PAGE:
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Dr. Ronald Davidson Engages with the Question: How Would You Respond to a Student Who Says "There Is so Much Evil in the World, God Cannot Exist?"
Dr. Ronald Davidson discusses the many suppositions that cause people to believe that God cannot co-exist with evil. He speaks in depth on the supposition that God is rational and the effect of this supposition on people’s doubt that God and evil can simultaneously exist. As someone who is not a theist, he then speaks about his personal belief that “happenstance” is often mislabeled as evil and points out the difference between evil and distress. He breaks the question into pieces and addresses both the question of the existence of evil and the question of the existence of God.
Davidson, Ronald M. and Benney, Alfred. Created by Alfred Benney. "Dr. Ronald Davidson Engages with the Question: How Would You Respond to a Student Who Says "There Is so Much Evil in the World, God Cannot Exist?"" May 2012. DigitalCommons@Fairfield. Web. https://digitalcommons.fairfield.edu/asrvideos/348
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Playing Time: 12:01 minutes
About the Interviewee: Dr. Ronald Davidson was trained in Sanskrit and Chinese Buddhist studies at the University of California Berkeley under Drs. Padmanabh Jaini, Lewis Lancaster, and Michel Strickmann. For seventeen years before and during his graduate career, Dr. Davidson studied with Tibetans. He has taught at Fairfield University since 1990, and has previously taught at Santa Clara University and at the Institute of Buddhist Studies (Graduate Theological Union) in California. His primary area of expertise is the history of tantric Buddhism in India and Tibet, especially in the relationship of religious history to social history during the medieval period, from 500-1200 CE. He is the author of several books on these topics such as Tibetan Renaissance: Tantric Buddhism in the Rebirth of Tibetan Culture and Tibetan Buddhist Literature and Praxis: Studies in Its Formative Period, 900-1400.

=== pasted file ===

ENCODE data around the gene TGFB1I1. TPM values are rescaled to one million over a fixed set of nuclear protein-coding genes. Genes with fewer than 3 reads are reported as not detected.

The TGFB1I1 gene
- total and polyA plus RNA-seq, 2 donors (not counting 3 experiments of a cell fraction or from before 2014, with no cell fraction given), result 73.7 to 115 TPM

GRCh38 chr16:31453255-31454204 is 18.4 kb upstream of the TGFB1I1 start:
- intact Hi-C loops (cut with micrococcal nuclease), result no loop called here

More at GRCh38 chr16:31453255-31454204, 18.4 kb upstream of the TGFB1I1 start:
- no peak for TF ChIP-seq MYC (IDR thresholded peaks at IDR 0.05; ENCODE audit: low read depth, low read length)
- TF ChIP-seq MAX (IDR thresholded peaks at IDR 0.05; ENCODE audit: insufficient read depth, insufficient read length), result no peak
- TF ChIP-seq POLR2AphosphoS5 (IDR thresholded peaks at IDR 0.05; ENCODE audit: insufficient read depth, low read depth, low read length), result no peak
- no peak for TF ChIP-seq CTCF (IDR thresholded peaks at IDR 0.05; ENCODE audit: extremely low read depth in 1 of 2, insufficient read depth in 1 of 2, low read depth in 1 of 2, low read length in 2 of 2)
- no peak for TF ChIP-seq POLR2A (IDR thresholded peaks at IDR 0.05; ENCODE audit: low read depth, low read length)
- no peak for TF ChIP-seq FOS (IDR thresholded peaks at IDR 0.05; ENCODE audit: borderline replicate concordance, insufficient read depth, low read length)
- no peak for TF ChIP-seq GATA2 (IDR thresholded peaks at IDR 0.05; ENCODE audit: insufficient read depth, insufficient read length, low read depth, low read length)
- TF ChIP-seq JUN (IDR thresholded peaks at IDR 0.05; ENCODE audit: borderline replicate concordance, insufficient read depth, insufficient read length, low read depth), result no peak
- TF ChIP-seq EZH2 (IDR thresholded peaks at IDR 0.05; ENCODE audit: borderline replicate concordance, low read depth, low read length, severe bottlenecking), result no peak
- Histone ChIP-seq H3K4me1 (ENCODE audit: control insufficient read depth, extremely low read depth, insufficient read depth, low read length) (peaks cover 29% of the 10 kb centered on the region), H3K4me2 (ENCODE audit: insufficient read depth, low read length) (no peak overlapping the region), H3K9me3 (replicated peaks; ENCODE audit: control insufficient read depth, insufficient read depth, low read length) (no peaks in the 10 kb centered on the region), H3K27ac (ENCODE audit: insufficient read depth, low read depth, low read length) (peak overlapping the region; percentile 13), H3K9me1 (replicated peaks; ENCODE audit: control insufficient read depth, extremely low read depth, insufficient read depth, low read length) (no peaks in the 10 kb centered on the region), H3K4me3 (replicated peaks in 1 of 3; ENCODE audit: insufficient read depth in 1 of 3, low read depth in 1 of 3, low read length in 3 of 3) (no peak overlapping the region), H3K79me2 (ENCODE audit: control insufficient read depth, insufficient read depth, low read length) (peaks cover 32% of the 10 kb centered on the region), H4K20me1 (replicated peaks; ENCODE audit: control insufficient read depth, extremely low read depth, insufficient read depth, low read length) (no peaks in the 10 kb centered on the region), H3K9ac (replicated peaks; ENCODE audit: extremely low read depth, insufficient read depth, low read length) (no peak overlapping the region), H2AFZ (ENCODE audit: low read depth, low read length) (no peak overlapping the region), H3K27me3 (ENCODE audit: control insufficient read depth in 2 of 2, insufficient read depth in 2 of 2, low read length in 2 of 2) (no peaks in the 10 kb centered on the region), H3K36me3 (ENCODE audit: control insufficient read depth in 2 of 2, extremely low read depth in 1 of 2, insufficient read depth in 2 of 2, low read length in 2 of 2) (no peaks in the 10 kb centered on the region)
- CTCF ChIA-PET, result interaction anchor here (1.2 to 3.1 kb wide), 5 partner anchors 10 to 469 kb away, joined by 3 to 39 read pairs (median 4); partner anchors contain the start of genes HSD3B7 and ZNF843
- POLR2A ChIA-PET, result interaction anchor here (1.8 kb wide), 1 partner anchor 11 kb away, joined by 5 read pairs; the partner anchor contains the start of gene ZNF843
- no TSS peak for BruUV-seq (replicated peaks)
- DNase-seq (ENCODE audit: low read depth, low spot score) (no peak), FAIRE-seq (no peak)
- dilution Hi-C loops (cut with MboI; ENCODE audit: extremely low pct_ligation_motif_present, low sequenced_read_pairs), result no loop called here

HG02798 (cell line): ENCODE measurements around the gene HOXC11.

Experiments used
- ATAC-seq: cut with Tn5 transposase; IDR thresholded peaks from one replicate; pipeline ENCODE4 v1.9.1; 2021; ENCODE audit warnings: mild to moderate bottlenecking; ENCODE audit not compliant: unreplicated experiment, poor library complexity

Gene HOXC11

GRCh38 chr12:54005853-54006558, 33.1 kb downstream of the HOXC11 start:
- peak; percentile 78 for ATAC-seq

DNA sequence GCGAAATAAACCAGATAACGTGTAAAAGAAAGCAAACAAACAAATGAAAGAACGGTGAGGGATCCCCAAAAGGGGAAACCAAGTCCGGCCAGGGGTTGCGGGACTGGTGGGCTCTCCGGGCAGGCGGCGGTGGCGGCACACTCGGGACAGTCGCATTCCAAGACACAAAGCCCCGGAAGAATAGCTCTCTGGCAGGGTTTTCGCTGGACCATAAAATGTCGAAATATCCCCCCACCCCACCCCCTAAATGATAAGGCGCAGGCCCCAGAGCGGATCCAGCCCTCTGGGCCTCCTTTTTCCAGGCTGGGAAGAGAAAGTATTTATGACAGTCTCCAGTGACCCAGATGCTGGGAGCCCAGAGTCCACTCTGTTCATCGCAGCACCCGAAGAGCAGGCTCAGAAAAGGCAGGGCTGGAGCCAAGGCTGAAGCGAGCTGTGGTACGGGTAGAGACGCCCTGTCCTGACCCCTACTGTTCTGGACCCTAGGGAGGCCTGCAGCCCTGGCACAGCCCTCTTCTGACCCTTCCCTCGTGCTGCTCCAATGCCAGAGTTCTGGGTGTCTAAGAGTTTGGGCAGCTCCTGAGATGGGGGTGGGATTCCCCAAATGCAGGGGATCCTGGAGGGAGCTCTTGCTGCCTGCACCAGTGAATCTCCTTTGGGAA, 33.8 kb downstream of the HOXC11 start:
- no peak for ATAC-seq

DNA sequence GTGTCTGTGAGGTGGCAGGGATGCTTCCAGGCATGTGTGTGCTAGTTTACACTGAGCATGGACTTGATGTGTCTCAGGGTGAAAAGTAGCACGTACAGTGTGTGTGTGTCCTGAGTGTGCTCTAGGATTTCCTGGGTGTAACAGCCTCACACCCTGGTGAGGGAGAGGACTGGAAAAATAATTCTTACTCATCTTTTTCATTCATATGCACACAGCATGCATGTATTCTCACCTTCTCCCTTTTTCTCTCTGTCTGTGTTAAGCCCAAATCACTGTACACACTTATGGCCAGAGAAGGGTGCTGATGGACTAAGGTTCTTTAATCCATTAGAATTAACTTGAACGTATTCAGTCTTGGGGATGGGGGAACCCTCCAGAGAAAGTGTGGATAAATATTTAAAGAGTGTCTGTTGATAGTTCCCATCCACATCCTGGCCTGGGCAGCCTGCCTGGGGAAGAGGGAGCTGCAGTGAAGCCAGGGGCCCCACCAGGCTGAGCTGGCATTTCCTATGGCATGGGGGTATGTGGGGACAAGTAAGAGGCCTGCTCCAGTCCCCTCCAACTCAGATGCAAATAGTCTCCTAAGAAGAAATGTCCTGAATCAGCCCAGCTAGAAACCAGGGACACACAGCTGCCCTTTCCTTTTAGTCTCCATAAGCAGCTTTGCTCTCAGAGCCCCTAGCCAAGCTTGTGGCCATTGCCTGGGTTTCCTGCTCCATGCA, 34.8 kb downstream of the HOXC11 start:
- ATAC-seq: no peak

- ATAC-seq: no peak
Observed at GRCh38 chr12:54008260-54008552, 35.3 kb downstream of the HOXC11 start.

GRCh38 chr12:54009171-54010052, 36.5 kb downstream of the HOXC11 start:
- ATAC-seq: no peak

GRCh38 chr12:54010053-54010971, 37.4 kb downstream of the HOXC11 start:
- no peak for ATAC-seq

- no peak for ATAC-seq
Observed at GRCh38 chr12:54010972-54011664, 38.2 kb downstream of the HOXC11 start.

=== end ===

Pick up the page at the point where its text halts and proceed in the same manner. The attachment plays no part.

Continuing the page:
About the Interviewer: Dr. Alfred Benney is Professor Emeritus of Religious Studies at Fairfield University. He has a Ph.D in Theology from the Hartford Seminary Foundation and taught courses in Non-Traditional American Religions and Christian Religious Thought. His research interests include “how people learn”; “the appropriate use of technology in teaching/learning”; and “myth as explanatory narrative”. He has published work on teaching with technology.